THE AISLE SEAT - by Mike McGranaghan


Hidalgo is one of those movies that claim to be “inspired by a true story,” but I’d be surprised if any more than 10% of it was actually true. Viggo Mortensen plays Frank Hopkins, a Pony Express courier who also works part time in Buffalo Bill’s Traveling Sideshow. He’s not happy with his life, partially because he has bad memories of the massacre at Wounded Knee Creek, where many of his friends and loved ones perished. Hopkins’ favorite part of life is his horse Hidalgo, a wild stallion he rides in long-distance races. Together, they have achieved much notoriety.

So much, in fact, that Hopkins receives an invitation from Saudi Arabia’s Sheikh Riyadh (Omar Sharif) to participate in a grueling 3,000 mile race across the Saudi desert. Once there, he and his horse become the subject of ridicule from the other riders. After all, they ride the finest thoroughbred horses the world has to offer, whereas Hopkins rides an untamed mustang. His chief rival in the race is a horse owned by Lady Anne Davenport (Louise Lombard). She will do anything to make sure her horse crosses the finish line first, even if that means resorting to underhanded methods.

During his time in Saudi Arabia, Hopkins is frequently interrupted from the race. Among other things, he must take time to rescue the Sheikh’s daughter Jazira (Zuleikha Robinson) from the clutches of some baddies. He also faces a sand storm, a plague of insects, and the wrath of the Sheikh himself, who comes to believe that Hopkins is trying to deflower his innocent daughter.

I guess the biggest problem I had with Hidalgo is that the race itself seems almost like an afterthought. It takes the better part of 40 minutes before the race itself even begins, and then it proves to be considerably less than exciting. Although it sounds good in premise, a 3,000 mile race takes weeks. We therefore get shots of the riders shooting out of the gate, then ultimately slowing down to a nice trot. They also take a lot of breaks so they can sleep, get water, and whatever else. I have no problem with the film showing us the realities of such a contest, but there’s no tension involved in it. We don’t have any stake in who wins or loses, possibly because we are only introduced to two horses: Hidalgo and the one belonging to Lady Davenport. It does not help matters that the story keeps sidetracking itself into other things (such as Jazira’s rescue). It’s difficult to generate interest in a race when so many other things vie for screen time.

The picture is also pretty talky. I found myself looking at my watch a lot. All the stuff with Hopkins and Lady Davenport is rather dry, as is the flirtation between Hopkins and Jazira. What I wanted to see was horse racing and action, not endless scenes of people sitting around a desert gabbing. You’d be surprised how long some of the stretches of non-action are. Maybe things would have seemed livelier with a different star. I’m not criticizing Viggo Mortensen (whom I like); I’m merely suggesting that his laconic, brooding style of acting is perhaps not the best match with the material. I wish he had popped out of the scenery a little more. It might have given the talky parts a sense of urgency.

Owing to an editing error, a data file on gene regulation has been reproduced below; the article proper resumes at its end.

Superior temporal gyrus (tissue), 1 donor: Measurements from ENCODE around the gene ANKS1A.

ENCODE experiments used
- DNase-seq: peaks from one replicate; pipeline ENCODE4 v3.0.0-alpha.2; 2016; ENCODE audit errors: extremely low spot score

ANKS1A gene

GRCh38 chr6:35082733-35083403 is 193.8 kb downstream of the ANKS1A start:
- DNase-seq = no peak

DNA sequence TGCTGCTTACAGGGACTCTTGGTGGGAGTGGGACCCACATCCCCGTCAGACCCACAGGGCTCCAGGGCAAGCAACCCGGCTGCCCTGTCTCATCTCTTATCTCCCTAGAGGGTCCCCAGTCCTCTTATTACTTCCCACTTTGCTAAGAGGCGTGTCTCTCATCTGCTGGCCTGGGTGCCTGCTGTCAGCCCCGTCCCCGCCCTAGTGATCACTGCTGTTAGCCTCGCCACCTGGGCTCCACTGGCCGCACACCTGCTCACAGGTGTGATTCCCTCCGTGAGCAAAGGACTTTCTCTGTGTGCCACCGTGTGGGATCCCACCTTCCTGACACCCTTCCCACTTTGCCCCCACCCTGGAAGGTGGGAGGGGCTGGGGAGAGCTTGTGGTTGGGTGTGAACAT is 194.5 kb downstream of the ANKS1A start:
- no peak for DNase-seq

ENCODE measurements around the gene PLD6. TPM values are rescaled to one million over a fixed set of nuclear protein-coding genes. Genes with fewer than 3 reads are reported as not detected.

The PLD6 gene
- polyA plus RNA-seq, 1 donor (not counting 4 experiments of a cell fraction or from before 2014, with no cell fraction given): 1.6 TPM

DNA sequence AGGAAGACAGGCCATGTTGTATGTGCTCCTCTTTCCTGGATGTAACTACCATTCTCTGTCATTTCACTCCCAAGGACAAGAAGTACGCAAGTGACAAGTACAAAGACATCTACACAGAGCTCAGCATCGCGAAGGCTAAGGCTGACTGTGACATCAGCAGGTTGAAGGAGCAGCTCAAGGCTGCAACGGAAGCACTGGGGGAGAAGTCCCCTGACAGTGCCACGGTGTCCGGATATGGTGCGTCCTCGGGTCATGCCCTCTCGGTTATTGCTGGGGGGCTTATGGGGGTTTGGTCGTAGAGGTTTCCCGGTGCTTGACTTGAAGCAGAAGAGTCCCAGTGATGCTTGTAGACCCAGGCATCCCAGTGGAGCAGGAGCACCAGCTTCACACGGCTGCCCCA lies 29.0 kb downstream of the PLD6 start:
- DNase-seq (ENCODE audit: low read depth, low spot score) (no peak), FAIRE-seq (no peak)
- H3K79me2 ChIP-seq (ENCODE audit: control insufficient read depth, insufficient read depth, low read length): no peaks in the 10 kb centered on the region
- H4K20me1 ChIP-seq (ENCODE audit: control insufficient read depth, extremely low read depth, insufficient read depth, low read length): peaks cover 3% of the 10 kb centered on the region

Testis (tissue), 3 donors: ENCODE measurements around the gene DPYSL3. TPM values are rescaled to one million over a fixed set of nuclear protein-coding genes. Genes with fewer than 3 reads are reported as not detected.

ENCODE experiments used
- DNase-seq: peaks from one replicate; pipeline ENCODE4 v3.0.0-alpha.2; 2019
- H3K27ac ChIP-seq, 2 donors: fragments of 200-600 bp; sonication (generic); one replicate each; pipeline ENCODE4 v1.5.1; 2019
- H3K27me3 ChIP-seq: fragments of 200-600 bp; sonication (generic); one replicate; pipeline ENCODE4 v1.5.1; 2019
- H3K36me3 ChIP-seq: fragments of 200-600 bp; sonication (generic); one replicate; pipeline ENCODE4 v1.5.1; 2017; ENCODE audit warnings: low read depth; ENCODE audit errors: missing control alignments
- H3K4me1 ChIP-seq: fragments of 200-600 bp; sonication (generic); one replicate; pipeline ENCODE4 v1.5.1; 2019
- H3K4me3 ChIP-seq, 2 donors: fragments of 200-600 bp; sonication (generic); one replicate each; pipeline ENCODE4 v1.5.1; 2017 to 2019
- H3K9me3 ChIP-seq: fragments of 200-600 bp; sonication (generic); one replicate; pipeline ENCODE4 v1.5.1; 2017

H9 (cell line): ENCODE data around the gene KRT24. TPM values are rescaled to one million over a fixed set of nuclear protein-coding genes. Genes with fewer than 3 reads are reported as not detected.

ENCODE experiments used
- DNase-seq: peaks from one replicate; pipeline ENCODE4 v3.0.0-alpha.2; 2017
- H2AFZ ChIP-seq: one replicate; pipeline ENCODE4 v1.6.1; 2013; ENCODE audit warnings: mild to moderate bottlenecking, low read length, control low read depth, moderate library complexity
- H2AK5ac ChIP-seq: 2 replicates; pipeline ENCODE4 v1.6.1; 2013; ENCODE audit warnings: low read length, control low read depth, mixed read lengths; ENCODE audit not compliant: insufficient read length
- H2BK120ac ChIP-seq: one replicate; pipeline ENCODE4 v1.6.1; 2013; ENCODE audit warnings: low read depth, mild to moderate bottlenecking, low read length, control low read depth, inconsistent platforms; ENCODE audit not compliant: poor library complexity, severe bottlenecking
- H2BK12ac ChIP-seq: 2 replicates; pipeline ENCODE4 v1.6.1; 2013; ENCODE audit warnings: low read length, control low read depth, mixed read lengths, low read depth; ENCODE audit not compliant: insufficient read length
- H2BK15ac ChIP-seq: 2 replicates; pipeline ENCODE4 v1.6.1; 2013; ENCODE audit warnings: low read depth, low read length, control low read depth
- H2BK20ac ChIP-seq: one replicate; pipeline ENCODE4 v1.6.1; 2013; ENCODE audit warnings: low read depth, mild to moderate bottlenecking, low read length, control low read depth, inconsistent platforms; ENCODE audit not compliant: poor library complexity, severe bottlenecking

Despite some substantial flaws that drag it down, there are also things to like in Hidalgo. Omar Sharif is very good playing the Sheikh. (Of course, he knows a thing or two about acting in the desert.) I like the way his relationship with Hopkins goes from being adversarial to cooperative to friendly. They have a nice character arc together.

The last 40 minutes of the film pick up considerably. Lady Davenport’s henchmen set traps in the desert for Hopkins and Hidalgo. One of them involves pushing them into giant pits they have dug. Then they unleash a couple of nasty tigers. Later, Hopkins gets stuck in the hottest part of the desert where, as they say, men lose their minds. The picture really gains momentum here as we finally develop an inkling of why long-distance races, especially through the desert, were so grueling. Of course, parts of the finale are pretty hard to swallow; they’re obviously moments manufactured for a film as opposed to being based in fact. But so what – they work to build excitement and interest. The whole movie should have been as the last 40 minutes are.

I like the ending too. Frank Hopkins, depending on whom you talk to, may or may not have been the hero he’s made out to be here. He did, however, take important steps in preserving the wild mustangs. As an animal lover, I found it hard not to be moved by the final images of so many beautiful horses running free.

My ultimate take on Hidalgo was mixed. I liked parts of it, but the whole never gels into anything special. The last time I really felt this way about a movie was at Pirates of the Caribbean, and we all know I was in the minority on that one. Perhaps others will find more consistent pleasure in Hidalgo than I did. A final thought, one that pretty much sums up the weaknesses of the movie for me: I never once felt like I knew this horse. Last July, I saw Seabiscuit and felt like the horse was a 3-dimensional character within the story. He had a heart, a personality, and a soul. I rooted for him. Hidalgo (in this film) never seems to have much spark. The filmmakers must have forgotten that the horse was supposed to be the center of the story. I know Seabiscuit. Seabiscuit was a friend of mine. Hidalgo is no Seabiscuit.

( 1/2 out of four)

Hidalgo is rated PG-13 for adventure violence and some mild innuendo. The running time is 2 hours and 15 minutes.

Return to The Aisle Seat